Having read all of this, it might seem like you should only ever look at CPO models because anything else must be a disaster waiting to happen. Fortunately, that’s not the case – though CPO vehicles still represent one of the best overall options when shopping used. Still, there are some good reasons a vehicle might not be certified, such as:

  • Age – As you saw, all CPO vehicles have to be within a certain number of model years. If you’re looking at a Honda from seven or eight years ago, then it’s simply too old to be offered as a CPO.
  • Mileage – Similarly, all CPO Hondas must have fewer than 80,000 miles on them. So a vehicle that has been driven more extensively cannot be certified regardless of condition.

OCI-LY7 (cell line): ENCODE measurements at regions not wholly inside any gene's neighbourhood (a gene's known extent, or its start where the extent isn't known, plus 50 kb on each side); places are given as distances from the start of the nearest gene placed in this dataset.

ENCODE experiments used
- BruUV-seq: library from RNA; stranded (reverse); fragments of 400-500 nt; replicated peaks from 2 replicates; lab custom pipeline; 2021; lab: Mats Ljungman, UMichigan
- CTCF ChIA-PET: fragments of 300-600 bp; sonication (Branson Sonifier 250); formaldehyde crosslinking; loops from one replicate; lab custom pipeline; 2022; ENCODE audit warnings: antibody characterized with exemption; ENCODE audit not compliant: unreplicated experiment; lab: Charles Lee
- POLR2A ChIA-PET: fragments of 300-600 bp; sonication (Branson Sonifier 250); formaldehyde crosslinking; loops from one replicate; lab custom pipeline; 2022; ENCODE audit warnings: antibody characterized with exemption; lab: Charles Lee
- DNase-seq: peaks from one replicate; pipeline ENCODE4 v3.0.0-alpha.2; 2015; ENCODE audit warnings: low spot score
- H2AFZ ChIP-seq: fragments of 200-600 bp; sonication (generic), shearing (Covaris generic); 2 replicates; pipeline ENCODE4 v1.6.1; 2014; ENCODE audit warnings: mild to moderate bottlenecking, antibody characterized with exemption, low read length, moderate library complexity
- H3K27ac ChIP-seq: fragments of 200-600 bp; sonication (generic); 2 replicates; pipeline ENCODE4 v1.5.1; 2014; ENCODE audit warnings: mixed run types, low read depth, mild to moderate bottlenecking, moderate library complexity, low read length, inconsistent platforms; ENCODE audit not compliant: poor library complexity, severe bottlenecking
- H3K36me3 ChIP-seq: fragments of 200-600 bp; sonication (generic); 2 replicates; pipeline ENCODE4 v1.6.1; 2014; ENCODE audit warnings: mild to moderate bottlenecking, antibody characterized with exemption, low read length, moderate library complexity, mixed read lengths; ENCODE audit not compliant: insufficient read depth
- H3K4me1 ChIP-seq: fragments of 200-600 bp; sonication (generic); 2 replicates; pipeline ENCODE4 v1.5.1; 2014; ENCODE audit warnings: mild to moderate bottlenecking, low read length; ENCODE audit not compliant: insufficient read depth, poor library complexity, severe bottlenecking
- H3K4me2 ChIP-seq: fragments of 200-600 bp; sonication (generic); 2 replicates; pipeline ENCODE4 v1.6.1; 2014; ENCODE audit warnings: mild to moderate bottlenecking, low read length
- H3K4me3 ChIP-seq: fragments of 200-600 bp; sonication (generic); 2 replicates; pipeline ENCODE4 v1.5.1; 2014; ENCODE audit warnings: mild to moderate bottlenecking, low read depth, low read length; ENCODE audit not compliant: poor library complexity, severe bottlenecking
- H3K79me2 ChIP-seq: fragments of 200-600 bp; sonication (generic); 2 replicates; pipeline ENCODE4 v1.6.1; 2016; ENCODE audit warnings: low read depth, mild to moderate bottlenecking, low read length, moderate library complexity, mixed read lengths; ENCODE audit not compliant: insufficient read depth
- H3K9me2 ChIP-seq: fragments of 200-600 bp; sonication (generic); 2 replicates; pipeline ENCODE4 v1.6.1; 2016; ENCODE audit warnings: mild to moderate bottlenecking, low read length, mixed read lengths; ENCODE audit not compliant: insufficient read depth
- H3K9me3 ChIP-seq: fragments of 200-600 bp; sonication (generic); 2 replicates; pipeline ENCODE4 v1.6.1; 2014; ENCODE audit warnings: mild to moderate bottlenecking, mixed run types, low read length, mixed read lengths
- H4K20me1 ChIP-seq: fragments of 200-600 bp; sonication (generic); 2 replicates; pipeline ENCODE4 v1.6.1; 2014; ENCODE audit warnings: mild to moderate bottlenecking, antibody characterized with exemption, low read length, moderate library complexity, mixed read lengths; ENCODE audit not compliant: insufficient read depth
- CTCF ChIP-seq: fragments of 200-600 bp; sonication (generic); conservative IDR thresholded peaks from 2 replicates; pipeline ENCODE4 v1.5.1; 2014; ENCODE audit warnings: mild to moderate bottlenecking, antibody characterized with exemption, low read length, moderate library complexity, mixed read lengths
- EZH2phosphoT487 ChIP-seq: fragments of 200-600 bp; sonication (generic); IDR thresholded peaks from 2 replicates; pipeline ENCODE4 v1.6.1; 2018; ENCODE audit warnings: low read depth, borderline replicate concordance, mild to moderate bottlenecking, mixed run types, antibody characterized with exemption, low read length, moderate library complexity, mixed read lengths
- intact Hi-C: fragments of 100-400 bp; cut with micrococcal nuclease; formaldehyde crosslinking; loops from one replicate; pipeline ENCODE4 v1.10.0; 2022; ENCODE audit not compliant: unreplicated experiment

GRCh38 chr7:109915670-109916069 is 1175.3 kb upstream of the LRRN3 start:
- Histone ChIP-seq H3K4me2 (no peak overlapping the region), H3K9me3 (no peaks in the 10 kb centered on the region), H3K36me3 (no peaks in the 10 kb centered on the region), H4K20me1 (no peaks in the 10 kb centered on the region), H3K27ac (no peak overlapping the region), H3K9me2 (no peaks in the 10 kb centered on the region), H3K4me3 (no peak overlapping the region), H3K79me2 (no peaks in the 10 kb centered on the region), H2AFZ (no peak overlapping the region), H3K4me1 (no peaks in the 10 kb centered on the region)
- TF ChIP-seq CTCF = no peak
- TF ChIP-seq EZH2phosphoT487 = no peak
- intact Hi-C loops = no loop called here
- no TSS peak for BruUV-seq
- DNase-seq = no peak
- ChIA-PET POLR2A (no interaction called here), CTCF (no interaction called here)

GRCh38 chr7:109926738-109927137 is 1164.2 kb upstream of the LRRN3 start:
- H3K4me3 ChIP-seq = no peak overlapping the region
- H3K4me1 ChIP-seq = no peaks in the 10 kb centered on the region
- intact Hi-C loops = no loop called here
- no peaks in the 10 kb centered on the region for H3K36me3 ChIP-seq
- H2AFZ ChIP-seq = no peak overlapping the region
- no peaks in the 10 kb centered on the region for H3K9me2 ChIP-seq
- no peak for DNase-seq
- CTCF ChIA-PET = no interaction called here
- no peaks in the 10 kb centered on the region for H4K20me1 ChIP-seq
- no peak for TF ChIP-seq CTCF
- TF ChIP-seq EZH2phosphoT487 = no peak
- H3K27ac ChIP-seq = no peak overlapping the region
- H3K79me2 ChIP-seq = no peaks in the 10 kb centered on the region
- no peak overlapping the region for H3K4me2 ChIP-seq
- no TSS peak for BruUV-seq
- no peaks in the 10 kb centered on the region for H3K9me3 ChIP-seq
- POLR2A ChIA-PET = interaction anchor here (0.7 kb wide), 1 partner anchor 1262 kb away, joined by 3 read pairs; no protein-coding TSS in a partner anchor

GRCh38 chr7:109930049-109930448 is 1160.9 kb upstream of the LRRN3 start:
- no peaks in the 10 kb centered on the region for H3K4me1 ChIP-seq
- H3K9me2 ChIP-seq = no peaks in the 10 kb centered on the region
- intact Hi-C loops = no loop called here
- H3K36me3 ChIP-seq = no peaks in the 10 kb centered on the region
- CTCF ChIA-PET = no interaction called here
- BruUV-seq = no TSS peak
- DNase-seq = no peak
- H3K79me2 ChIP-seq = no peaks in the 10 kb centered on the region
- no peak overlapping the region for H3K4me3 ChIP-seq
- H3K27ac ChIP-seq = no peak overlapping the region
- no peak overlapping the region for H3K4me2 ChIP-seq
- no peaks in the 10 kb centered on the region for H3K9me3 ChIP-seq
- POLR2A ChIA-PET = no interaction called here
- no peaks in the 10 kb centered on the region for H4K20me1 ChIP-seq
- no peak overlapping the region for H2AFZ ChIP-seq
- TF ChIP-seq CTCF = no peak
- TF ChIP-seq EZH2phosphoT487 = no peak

• Expense – It costs the dealer time and money to certify a used model, and they might decide that it’s not worth it even if the vehicle would meet the CPO program requirements. Just because a newer and low mileage used vehicle isn’t CPO doesn’t mean there is a problem with it; the dealer just might think it wasn’t worth the hassle.

It’s not always easy to tell exactly why a used vehicle might not have been inspected and certified to be offered as a CPO model. At the end of the day, the best thing you can do is make sure you choose a dealership that you can trust so you feel confident when shopping with them. Then, check out their selection of vehicles and see what they have to offer in terms of CPO models to ensure you get the best car or SUV at a price that works for you. A CPO model might cost a little more than other used vehicles at a dealership, but the protection and confidence they deliver are typically well worth the added investment.